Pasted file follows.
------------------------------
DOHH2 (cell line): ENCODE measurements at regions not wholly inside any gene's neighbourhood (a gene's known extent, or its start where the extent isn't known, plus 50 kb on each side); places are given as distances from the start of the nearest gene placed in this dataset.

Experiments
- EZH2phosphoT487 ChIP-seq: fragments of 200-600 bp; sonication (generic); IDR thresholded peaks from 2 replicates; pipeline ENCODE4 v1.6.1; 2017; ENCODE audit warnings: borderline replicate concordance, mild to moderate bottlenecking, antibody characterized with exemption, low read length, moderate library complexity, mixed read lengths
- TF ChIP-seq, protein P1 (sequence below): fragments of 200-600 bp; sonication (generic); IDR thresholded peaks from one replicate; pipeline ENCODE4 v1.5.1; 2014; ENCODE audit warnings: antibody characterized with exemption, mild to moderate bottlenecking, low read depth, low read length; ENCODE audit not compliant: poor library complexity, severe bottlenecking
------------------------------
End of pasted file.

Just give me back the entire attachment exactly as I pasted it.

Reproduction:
DOHH2 (cell line): ENCODE measurements at regions not wholly inside any gene's neighbourhood (a gene's known extent, or its start where the extent isn't known, plus 50 kb on each side); places are given as distances from the start of the nearest gene placed in this dataset.

Experiments
- EZH2phosphoT487 ChIP-seq: fragments of 200-600 bp; sonication (generic); IDR thresholded peaks from 2 replicates; pipeline ENCODE4 v1.6.1; 2017; ENCODE audit warnings: borderline replicate concordance, mild to moderate bottlenecking, antibody characterized with exemption, low read length, moderate library complexity, mixed read lengths
- TF ChIP-seq, protein P1 (sequence below): fragments of 200-600 bp; sonication (generic); IDR thresholded peaks from one replicate; pipeline ENCODE4 v1.5.1; 2014; ENCODE audit warnings: antibody characterized with exemption, mild to moderate bottlenecking, low read depth, low read length; ENCODE audit not compliant: poor library complexity, severe bottlenecking